Perhaps it’s because her voice is so otherworldly that Björk is so often portrayed as something other than an adult woman; she is a faerie, a pixie, a sprite, a magic other, a child—never an exacting pop star making pop art. What really she is, however, is more like a superhero. Just when music is getting perfectly boring, she shows up with a new album, and reminds you that you could stand to be living a more imaginative life—or least being more creative with your look. In honor of the enigmatic Icelandic singer’s latest, Biophilia, and the giant orange afro wig that has been engulfing her head of late, here are 10 inspiring moments from her musical past.
1982: Performing with Tappi Tíkarrass. What’s a more subversive onstage look than the classic ’90s kinderwhore babydoll dress? I’ll tell you: literally dressing like a baby doll. Here, a 16-year-old Björk, in her first serious band, takes what set her apart—her femininity and her youth—and exaggerates them for a feminist, fuck-you effect. It’d be like if Lana Del Rey started performing in full-on Toddlers & Tiaras drag.
1985: On TV with her band Kukl. Björk’s being 19 years old and seven months pregnant is not necessarily inspiring on its own. That she is performing with her anarcho-feminist punk band in a half-shirt on national television is.
1988: Björk’s Mr. Wizard Moment on a European Christmas special. When Björk’s band the Sugarcubes becomes famous, she uses a TV interview to explain how television works and the changing nature of her relationship to it. Her nerd mind and her fantasy mind intersect. She needs her own Mr. Wizard-style show about household science where she debunks myths and disembowels small machines. I would get cable just to watch Björk’s Everyday Science. Also: Her au naturel brows are a solid argument against tweezing. Also also: she’s wearing a watch on both wrists.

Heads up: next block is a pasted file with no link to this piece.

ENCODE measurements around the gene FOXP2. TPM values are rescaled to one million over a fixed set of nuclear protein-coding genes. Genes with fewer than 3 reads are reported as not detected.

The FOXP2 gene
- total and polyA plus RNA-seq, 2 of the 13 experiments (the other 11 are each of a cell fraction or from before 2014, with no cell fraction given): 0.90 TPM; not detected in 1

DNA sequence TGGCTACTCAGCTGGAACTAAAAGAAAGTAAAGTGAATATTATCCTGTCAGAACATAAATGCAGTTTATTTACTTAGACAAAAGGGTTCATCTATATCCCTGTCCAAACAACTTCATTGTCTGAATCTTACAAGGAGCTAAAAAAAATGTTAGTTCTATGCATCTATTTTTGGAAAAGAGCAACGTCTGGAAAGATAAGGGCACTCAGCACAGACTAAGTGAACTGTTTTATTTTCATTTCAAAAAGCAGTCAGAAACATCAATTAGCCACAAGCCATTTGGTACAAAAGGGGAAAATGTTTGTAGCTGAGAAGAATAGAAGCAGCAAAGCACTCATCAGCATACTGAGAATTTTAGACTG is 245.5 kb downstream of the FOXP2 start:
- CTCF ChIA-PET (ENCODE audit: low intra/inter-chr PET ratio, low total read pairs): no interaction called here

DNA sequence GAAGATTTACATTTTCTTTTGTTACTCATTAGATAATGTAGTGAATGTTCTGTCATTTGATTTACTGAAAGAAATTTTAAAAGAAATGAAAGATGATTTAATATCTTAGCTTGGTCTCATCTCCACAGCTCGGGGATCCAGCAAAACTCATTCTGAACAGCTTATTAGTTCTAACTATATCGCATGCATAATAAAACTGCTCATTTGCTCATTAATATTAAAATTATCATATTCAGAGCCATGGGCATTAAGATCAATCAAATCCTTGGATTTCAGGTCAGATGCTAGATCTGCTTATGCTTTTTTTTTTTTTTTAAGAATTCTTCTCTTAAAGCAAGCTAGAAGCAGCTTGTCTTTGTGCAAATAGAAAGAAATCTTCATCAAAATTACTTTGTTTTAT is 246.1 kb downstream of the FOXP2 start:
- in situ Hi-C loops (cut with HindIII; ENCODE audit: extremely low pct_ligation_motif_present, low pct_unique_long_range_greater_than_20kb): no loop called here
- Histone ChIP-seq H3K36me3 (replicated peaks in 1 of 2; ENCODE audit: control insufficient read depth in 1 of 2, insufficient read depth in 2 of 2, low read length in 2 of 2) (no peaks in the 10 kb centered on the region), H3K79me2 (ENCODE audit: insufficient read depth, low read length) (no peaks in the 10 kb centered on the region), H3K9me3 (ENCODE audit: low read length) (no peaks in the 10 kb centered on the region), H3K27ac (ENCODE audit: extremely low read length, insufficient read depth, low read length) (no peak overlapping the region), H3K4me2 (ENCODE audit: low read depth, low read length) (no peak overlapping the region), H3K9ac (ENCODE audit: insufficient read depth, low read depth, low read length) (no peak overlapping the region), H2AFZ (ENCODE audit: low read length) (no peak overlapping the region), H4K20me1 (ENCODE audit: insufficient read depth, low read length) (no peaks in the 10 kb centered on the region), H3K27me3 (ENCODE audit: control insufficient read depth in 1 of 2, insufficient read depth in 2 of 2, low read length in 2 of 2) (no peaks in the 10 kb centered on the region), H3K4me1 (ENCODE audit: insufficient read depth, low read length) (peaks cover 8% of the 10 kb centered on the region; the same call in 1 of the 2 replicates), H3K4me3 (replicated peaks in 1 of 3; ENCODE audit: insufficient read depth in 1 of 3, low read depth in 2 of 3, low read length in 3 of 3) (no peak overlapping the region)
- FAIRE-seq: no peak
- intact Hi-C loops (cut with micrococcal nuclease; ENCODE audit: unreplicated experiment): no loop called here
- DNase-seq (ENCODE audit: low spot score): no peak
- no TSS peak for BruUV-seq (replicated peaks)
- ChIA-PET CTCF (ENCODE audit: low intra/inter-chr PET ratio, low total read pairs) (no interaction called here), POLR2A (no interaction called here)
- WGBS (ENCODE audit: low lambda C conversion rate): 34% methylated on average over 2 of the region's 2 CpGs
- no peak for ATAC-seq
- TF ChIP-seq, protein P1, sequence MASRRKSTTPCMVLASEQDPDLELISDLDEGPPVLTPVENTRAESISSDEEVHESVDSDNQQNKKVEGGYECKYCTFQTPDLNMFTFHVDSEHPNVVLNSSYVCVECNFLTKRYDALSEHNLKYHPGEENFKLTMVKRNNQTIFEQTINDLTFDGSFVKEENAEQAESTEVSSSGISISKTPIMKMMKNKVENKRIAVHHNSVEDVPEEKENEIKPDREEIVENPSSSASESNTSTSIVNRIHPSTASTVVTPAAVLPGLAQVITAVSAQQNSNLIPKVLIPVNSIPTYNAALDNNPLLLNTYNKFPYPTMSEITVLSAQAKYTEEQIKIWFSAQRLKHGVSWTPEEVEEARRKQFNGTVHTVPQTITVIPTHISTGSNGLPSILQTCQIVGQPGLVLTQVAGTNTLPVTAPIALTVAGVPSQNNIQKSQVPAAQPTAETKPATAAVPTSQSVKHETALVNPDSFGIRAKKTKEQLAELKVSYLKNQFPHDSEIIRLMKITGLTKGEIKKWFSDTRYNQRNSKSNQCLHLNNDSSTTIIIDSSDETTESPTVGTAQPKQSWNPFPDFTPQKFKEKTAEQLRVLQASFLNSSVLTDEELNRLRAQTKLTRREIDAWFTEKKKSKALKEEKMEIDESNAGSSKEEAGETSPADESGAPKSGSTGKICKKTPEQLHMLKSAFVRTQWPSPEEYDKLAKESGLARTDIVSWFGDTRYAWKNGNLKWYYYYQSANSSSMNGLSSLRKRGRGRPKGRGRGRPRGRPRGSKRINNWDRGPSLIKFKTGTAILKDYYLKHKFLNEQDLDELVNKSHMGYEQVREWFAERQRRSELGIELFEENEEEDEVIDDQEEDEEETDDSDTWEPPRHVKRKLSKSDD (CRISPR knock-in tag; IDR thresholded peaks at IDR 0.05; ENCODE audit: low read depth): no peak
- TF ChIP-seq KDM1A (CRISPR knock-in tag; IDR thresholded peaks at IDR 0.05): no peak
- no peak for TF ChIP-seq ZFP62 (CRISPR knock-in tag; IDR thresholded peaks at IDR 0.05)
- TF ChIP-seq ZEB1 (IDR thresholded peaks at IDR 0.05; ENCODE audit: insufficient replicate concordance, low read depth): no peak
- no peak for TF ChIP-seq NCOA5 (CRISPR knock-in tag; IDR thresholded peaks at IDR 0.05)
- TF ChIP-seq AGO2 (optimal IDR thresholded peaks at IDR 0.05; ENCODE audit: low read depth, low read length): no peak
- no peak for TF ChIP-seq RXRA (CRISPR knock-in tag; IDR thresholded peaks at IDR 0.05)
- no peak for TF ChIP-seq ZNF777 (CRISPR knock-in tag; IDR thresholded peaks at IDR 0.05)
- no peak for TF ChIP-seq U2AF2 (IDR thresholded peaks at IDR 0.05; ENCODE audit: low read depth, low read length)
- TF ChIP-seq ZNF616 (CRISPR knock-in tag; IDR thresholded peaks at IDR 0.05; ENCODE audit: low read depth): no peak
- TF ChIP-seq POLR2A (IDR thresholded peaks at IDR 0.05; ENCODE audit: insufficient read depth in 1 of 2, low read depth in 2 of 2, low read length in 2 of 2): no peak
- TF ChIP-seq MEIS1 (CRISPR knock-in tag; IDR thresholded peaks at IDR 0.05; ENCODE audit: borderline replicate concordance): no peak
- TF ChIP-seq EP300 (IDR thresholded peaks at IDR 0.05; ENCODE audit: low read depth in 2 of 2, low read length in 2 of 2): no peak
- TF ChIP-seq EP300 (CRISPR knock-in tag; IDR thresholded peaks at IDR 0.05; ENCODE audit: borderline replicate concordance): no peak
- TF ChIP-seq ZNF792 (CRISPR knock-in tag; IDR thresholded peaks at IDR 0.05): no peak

1989: Video for the Sugarcubes’ “Eat the Menu.” Björk again subverts the high feminine ideal by rocking a figure-skating dress and sparkly tights with a bowl cut, no makeup and some sneaks.
Circa 1992: Björk’s house in Iceland on Cribs. Björk gives a tour of her house and also takes us to her favorite bubbling mud pit. I like that she really knows that she needs to live near water and have a surplus of over-the-top chandeliers.
1993: “Big Time Sensuality” video. I see a lot of girls around doing the campus-casual pajama bottoms, as if their billowing patterned flannelwear might magically pass for actual pants-pants. Here, Björk reminds us that if you are going to do an “outdoor jammies” look, you should step it up: sure, she’s wearing a full-length silk nightgown—but with a mohair half-sweater and a headful of mini-buns.
1996: Bravo Profile on Björk. Björk says in the interview, “If you want to make something happen that hasn’t happened before, you’ve got to allow yourself to make a lot of mistakes. Then the real magic will happen. If you just play it really safe, you won’t get any treats.” This could be your new mantra.
2000: Dancer in the Dark. Björk had been acting in art films since she was a teenager, so it made sense that the controversial director Lars Von Trier would cast her as the lead in his depressing and strange musical. Not exactly a risky career move, these two weirdos working together. The real risk is that she plays someone who suffers, is exploited, and then dies tragically, spending the last minutes of the movie swinging at the end of a noose. Dancer in the Dark was the last thing you wanted or expected from Björk, and she did it anyhow.
2001: The Swan Dress. While every other woman at the Ocars is shellacked with makeup and girdled into breathlessness, Björk shows up with messy hair, a dress that looks like she’s wearing a dead bird draped from her neck, and a pair of strappy cha-cha heels. Oh, and she also lays an egg on the red carpet. The lesson: special occasions call for a memorable dress.
2009: She uses girl bands to back her up. Björk has used all-female choirs pretty consistently, including indigenous singing groups. For her latest performances she’s got a crew of Icelandic women two dozen deep, filling in the oohs and aahs of her heavenly harmonies. Here, in a performance recorded for her Voltaic box set, she’s got an all-lady horn section. If you ever wonder if your French horn can really take you places beyond the band room, consider this: